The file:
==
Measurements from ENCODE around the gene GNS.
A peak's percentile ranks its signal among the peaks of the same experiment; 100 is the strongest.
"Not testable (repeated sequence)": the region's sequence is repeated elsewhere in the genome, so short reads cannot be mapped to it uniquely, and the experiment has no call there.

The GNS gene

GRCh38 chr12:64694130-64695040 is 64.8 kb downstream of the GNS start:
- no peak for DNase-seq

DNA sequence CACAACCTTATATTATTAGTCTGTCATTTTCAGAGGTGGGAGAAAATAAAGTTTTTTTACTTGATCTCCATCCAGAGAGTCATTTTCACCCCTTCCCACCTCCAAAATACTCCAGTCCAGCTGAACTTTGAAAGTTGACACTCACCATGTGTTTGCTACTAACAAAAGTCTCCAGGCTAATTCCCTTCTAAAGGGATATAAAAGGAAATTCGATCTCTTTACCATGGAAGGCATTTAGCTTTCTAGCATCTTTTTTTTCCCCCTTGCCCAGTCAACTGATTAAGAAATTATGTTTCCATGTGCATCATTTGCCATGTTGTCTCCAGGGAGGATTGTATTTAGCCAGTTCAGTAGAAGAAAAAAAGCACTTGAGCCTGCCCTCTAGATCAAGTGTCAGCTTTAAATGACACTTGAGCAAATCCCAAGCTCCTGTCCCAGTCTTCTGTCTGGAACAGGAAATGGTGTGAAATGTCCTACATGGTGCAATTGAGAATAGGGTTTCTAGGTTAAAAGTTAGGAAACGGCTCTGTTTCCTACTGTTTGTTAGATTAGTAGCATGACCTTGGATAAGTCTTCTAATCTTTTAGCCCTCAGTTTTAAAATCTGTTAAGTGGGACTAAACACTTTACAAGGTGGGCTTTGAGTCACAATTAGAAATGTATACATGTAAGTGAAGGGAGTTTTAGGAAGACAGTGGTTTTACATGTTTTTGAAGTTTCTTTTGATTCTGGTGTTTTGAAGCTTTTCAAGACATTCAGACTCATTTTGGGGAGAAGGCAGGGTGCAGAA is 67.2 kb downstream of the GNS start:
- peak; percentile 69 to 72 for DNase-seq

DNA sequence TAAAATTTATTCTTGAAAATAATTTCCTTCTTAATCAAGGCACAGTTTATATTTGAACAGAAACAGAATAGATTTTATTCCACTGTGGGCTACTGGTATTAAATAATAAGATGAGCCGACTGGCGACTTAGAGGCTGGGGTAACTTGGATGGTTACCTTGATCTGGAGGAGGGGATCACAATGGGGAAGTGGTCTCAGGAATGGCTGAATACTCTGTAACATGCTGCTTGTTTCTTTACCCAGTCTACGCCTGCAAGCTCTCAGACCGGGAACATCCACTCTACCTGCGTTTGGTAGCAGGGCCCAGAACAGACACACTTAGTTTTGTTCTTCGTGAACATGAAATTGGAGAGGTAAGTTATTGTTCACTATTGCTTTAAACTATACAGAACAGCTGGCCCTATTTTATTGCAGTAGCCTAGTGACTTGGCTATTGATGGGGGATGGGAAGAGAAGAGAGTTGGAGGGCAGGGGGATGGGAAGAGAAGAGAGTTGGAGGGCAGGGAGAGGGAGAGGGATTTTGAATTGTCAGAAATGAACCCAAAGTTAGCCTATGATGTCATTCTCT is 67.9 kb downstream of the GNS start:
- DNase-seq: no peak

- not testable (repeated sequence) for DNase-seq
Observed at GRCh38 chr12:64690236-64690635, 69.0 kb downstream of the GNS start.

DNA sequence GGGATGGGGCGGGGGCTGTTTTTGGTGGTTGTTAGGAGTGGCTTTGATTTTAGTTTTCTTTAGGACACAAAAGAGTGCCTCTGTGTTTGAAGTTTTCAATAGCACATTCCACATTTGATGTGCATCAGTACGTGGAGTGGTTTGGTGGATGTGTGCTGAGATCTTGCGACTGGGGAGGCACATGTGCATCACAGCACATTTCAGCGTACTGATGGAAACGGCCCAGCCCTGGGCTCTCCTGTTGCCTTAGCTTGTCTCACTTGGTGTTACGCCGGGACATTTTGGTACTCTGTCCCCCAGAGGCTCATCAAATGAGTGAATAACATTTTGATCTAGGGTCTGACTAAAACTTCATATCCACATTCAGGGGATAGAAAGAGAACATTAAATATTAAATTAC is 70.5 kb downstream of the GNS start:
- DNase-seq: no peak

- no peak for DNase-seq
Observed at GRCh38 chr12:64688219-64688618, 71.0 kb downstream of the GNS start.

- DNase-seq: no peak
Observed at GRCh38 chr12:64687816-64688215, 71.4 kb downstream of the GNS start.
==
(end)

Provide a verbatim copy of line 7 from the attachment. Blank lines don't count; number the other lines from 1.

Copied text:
DNA sequence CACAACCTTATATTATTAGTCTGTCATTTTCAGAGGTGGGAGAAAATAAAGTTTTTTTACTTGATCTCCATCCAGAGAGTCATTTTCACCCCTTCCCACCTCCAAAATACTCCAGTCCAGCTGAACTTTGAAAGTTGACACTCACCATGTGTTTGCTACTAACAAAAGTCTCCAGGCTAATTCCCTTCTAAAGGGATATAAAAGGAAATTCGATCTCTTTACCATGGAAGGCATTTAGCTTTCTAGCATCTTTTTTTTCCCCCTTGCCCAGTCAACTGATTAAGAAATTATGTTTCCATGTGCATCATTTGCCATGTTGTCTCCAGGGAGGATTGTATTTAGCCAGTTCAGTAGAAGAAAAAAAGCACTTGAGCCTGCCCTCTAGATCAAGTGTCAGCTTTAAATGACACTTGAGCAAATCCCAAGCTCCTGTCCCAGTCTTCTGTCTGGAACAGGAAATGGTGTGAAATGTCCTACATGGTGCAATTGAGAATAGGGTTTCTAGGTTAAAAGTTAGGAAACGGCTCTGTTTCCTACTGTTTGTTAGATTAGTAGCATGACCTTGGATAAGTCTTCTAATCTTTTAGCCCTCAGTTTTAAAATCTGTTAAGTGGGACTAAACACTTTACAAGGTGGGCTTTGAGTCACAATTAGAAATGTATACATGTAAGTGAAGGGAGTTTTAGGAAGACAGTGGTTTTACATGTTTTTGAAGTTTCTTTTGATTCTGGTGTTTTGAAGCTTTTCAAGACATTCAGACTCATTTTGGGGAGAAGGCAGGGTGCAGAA is 67.2 kb downstream of the GNS start: